Education International's mobilisation for academic freedom and democracy

Discussions in EI on academic freedom are in the context of the status of teachers and other education personnel and professional autonomy. However, it is also part of its work on defending and strengthening democracy.

When representatives of member organisations who represent workers in higher education gather, they discuss attacks by governments and other forces on academic freedom, they discuss attacks by governments and other forces on academic freedom, but also other factors that undermine its practice. In many countries, budget cuts have reduced resources for independent research. In some cases, this makes research dependent on private funding, often from corporations. Even when such research is not controlled, the focus of research is often determined by the funder. This may, in effect, limit academic freedom.

In many countries, teaching and research is being performed by people with precarious work contracts. Their insecure status may chill the exercise of academic freedom in order to avoid the risk of contracts not being renewed. It also may create barriers to participation in collegial governance structures, where they exist, due to possible consequences of freedom of expression.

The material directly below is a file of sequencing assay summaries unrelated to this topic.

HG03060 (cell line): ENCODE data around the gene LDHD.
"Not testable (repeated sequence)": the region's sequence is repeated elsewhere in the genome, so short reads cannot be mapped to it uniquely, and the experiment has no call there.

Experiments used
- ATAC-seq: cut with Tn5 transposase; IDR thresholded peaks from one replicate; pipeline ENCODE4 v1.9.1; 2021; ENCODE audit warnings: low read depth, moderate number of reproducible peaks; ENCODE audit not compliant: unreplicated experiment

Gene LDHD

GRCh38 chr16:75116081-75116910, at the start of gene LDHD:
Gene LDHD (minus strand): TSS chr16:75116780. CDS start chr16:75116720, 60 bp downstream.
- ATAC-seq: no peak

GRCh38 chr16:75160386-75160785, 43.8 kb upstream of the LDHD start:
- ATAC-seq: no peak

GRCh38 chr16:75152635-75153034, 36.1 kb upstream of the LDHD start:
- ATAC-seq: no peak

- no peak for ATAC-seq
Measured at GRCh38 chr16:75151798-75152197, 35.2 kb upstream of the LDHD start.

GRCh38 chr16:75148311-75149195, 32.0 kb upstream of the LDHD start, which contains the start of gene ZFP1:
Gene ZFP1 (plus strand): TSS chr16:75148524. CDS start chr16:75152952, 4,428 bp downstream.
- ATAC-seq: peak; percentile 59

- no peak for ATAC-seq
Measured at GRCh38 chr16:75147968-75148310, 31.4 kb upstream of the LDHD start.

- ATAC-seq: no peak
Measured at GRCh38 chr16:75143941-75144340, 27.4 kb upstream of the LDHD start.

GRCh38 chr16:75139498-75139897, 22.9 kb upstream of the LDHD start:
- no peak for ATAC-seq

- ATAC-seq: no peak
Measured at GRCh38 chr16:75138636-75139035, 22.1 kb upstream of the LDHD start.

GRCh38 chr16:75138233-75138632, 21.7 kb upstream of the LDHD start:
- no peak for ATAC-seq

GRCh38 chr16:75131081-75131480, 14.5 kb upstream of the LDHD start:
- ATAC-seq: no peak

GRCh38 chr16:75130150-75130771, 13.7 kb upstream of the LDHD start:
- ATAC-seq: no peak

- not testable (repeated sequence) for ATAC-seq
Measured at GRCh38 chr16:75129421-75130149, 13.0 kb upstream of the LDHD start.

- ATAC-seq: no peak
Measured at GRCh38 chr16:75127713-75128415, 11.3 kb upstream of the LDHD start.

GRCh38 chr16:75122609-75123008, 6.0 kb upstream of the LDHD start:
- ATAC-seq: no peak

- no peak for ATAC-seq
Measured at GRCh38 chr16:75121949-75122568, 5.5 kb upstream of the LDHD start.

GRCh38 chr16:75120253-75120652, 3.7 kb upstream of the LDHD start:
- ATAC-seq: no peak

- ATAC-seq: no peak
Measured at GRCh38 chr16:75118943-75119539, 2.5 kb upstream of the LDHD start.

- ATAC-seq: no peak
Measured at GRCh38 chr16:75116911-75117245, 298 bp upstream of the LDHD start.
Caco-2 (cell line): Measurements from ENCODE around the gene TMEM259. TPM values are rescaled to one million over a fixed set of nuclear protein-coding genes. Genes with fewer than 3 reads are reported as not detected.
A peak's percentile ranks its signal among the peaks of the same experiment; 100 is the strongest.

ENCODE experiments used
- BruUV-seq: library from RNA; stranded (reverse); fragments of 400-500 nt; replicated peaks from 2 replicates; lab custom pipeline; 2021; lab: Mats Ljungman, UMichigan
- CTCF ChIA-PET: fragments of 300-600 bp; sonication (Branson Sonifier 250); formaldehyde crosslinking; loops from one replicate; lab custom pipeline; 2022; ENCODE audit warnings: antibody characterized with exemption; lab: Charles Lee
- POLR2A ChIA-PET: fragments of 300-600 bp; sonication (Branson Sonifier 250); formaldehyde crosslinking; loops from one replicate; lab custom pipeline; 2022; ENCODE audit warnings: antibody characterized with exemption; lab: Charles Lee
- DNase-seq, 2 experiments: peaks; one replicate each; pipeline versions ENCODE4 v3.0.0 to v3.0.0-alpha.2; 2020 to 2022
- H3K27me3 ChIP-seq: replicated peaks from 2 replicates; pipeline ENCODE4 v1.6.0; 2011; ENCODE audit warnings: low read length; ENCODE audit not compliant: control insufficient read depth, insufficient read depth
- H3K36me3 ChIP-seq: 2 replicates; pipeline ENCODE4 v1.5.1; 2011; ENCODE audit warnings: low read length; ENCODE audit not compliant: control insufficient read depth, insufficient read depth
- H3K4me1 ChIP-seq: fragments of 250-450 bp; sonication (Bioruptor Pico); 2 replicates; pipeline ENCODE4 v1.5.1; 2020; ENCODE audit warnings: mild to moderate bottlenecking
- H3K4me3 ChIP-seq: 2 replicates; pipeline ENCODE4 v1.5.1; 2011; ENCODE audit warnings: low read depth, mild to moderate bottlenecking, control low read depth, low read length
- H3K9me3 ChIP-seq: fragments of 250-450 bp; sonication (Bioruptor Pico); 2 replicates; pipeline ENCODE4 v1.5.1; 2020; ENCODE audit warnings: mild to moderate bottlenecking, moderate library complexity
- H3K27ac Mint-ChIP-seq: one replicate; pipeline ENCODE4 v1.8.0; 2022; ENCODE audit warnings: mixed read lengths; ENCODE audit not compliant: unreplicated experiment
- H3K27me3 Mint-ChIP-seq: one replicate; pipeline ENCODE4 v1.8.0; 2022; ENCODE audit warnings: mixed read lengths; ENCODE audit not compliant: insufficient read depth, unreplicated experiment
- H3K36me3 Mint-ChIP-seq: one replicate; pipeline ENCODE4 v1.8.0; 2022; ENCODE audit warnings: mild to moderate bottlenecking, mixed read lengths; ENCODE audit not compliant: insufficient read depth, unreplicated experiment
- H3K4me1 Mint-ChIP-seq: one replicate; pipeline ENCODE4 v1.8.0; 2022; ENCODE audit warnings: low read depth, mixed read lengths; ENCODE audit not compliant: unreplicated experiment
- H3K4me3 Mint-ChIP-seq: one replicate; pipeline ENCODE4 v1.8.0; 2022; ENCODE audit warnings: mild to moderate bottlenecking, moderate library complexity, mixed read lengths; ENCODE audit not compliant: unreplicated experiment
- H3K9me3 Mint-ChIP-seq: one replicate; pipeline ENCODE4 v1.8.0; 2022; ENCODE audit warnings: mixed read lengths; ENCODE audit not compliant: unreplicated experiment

Academic freedom is part of the essential rights to maintain strong democracies. High quality, independent research can serve as a sound basis for public decision-making and democratic debate. In recent years, disinformation, often instantly and massively transmitted by social media, has distorted debate, spread hatred, and polarised opinion. A dramatic example is the spread of false information on global warming. To have a good debate on that and other public policy issues, quality and reliable information provided by university researchers has become even more important. It can serve as a basis for societies to build consensus on fact and evidence rather than opinion.

Upcoming webinar on the Academic Freedom Index and other resources

Scholars at Risk will organise the webinar “Free Universities: Putting the Academic Freedom Index Into Action Through the UN Human Rights Systems” on 15 April. The webinar will present the AFi.

The report Free universities-Putting the Academic Freedom Index Into Action by Katrin Kinzelbach, Ilyas Saliba, Janika Spannagel, and Robert Quinn is available here

The article Why university rankings must include academic freedom by Robert Quinn, Janika Spannagel and Ilyas Saliba can also be found here